Are you noticing your Chevy Silverado 1500’s brakes feeling a little soft or spongy? Hearing some squeaking or grinding when you hit the brakes? It may be time to replace your brake shoes. Replacing worn brake shoes is crucial for safe braking and avoiding more expensive brake repairs down the line.
In this comprehensive guide, we’ll cover everything you need to know about replacing the brake shoes on your Chevy Silverado 1500.
Here’s a quick answer: The average cost to replace the brake shoes on a Chevrolet Silverado 1500 is $330 – $420 if done at a mechanic shop. This includes about $130 – $170 in parts and $200 – $250 in labor costs. Doing the brake shoe replacement yourself reduces the cost down to just the $130 – $170 in parts, saving you over $200 vs paying the labor at a shop.
Chevrolet Silverado 1500 Brake Shoes Replacement Cost
Brake shoes are a wear item, meaning they degrade over time and miles and need periodic replacing. Here’s what you can expect to pay:
|Brake Shoe Replacement Cost||Parts||Labor||Total|
|At a mechanic||$130 – $170||$200 – $250||$330 – $420|
|DIY parts cost||$130 – $170||N/A||$130 – $170|
As you can see, you can save over $200 in labor costs by doing this repair yourself. While intimidating, replacing brake shoes is one of the more straightforward DIY jobs. We’ll provide step-by-step instructions later in this article.
Keep reading as we dive deeper into symptoms, maintenance schedules, and the step-by-step process for Silverado 1500 brake shoe replacement.
Symptoms That You Need New Brake Shoes
Don’t wait until your brake shoes are completely worn to replace them. Waiting too long can cause damage to other braking components. Watch for these signs you need new brake shoes:
- Brake pedal feels spongy or soft
- Squeaking or grinding noises when braking
- Longer stopping distance
- Brakes feeling “loose” with reduced effectiveness
- Visible wear and tear on brake shoes upon inspection
If you notice any of these symptoms, have your Silverado’s brake shoes inspected and replaced if needed. Waiting can turn a straightforward brake shoe job into a more complex and expensive brake repair.
How Often Do Brake Shoes Need Replacement?
So when exactly should you replace the brake shoes? Brake shoes typically last around 50,000-70,000 miles, but driving habits and conditions can shorten or extend their lifespan.
Consult your owner’s manual for Chevrolet’s recommended intervals, and adjust based on your own driving. If you regularly haul heavy loads or tow trailers, you’ll need to replace brake shoes more frequently.
Get in the habit of having your brake shoes inspected annually when you get your oil changed or perform other maintenance. Your mechanic can measure wear and recommend a replacement timeframe based on your driving needs.
Step-by-Step Chevrolet Silverado 1500 Brake Shoe Replacement Instructions
Ready to DIY your brake shoe replacement? Gather your tools and parts, then follow these steps:
- Floor jack & jack stands
- Wheel chocks
- Lug wrench or impact wrench
- Brake shoe tool
- Brake cleaner
- Gloves & eye protection
- Brake shoes (2 per wheel, 8 total)
- Brake hardware kit with springs, pins, etc.
Step 1) Park on level ground and chock tires. Loosen lug nuts on wheel with brake shoes to be replaced.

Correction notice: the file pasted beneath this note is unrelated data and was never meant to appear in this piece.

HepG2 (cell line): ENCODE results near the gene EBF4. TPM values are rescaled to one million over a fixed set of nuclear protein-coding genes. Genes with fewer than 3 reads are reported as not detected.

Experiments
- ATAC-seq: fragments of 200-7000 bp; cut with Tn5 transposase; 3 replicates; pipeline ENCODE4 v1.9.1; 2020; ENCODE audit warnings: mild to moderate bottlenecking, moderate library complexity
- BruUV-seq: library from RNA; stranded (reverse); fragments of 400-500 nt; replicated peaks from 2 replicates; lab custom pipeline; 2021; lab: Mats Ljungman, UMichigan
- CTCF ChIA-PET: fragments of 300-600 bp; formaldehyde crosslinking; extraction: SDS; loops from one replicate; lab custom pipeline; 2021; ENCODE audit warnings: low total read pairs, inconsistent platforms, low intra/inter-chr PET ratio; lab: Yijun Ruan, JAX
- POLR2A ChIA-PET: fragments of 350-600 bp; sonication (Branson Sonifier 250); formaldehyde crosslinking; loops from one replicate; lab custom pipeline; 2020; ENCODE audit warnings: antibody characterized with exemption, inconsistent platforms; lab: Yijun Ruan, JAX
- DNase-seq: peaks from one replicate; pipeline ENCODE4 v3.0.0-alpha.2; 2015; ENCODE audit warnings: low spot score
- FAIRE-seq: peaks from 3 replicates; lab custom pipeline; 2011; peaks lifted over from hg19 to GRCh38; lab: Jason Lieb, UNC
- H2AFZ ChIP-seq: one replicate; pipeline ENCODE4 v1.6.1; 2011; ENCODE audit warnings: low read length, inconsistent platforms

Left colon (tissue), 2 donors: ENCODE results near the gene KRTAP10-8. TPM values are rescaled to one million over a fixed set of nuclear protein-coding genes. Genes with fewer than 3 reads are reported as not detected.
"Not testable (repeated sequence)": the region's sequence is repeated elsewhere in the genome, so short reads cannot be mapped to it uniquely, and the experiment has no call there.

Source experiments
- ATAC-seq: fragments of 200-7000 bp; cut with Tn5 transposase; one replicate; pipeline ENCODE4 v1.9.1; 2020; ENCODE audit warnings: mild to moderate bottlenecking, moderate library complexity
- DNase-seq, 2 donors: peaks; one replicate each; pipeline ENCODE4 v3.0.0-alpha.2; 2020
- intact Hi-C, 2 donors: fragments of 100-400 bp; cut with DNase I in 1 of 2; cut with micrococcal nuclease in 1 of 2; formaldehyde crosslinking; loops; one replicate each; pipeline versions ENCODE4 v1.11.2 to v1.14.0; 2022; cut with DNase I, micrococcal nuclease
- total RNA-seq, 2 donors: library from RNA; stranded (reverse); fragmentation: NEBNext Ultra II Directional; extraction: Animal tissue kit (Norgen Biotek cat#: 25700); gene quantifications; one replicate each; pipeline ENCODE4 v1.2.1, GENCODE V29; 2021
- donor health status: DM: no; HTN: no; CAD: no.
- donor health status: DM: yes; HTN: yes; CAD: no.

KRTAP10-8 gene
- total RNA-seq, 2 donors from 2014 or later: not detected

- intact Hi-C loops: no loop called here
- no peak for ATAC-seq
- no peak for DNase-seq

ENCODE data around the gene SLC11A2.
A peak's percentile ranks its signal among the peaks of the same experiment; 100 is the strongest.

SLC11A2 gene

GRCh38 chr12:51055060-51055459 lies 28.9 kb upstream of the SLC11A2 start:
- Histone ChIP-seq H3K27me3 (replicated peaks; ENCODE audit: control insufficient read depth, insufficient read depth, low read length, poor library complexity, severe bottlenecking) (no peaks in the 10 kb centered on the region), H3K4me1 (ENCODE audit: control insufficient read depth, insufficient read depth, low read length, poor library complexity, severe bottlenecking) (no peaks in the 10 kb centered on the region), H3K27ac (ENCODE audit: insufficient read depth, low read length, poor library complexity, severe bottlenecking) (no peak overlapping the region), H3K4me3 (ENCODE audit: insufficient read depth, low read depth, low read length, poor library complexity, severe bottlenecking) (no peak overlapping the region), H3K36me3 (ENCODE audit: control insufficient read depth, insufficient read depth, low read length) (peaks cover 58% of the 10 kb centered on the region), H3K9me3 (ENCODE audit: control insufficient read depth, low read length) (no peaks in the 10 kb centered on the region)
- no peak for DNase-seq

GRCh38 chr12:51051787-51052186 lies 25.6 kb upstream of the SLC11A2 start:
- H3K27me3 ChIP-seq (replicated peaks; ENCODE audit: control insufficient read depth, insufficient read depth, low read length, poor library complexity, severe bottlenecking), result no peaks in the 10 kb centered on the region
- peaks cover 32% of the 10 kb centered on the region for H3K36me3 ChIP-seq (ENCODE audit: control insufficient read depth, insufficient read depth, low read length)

Step 2) Jack up front or rear and place on jack stands. Remove tire/wheel assembly.
Step 3) Locate brake shoes and springs. Remove springs and hardware retaining shoes.
Step 4) Pry shoe away from brake drum. You may need to use a brake shoe tool.
Step 5) With shoe removed, clean area with brake cleaner. Remove any rust buildup on brake hardware.
Step 6) Install new brake shoe and secure with new springs/hardware from kit.
Step 7) Use a C-clamp to press new shoe against brake cylinder.
Step 8) Repeat process on other wheel. Reinstall tires, lower vehicle, and torque lug nuts to spec.
Step 9) Pump brakes to reset caliper pistons before driving. Check for any leaks.
And that’s it! With the right tools and parts, you can swap out old brake shoes with new ones and save big bucks in the process.
Additional Maintenance To Consider
While you have the wheels off to replace your Silverado 1500’s brake shoes, consider taking care of these maintenance tasks:
- Brake flush – freshens up old brake fluid for better performance
- Tire rotation – extends tire tread life
- Wheel bearing repack – prevents wear and tear on bearings
Knocking out additional maintenance while replacing brake shoes helps maximize value from the work.
FAQs About Replacing Chevrolet Silverado 1500 Brake Shoes
Let’s wrap up with answers to some frequently asked questions about Silverado 1500 brake shoes:
How do I know which brake shoes to buy?
Consult your owner’s manual for OEM part numbers. Auto parts stores can look these up. Provide your VIN and mileage for an exact fit.
What’s the difference between bonded and riveted brake shoes?
Bonded shoes are quieter with less vibration. Riveted are more heavy duty for towing and hauling. Choose what fits your needs.
Do I need special tools to do this job myself?
A basic set of hand tools plus a brake shoe tool, jack, and jack stands are all that’s needed. Specialty tools make things easier but aren’t essential.
Should I replace brake shoes on both sides at once?
It’s recommended to do shoes for both front or rear axles at the same time to prevent uneven braking. Stagger front and rear replacements.
Can I drive with worn brake shoes?
You can, but it’s not recommended. Braking performance will suffer and you risk damage to rotors, calipers, wheel cylinders and other components.
And there you have it – everything you need to know about replacing the brake shoes on your Chevrolet Silverado 1500. With the right prep and procedure, you can tackle this repair yourself and save hundreds compared to the mechanic shops. Drive safe!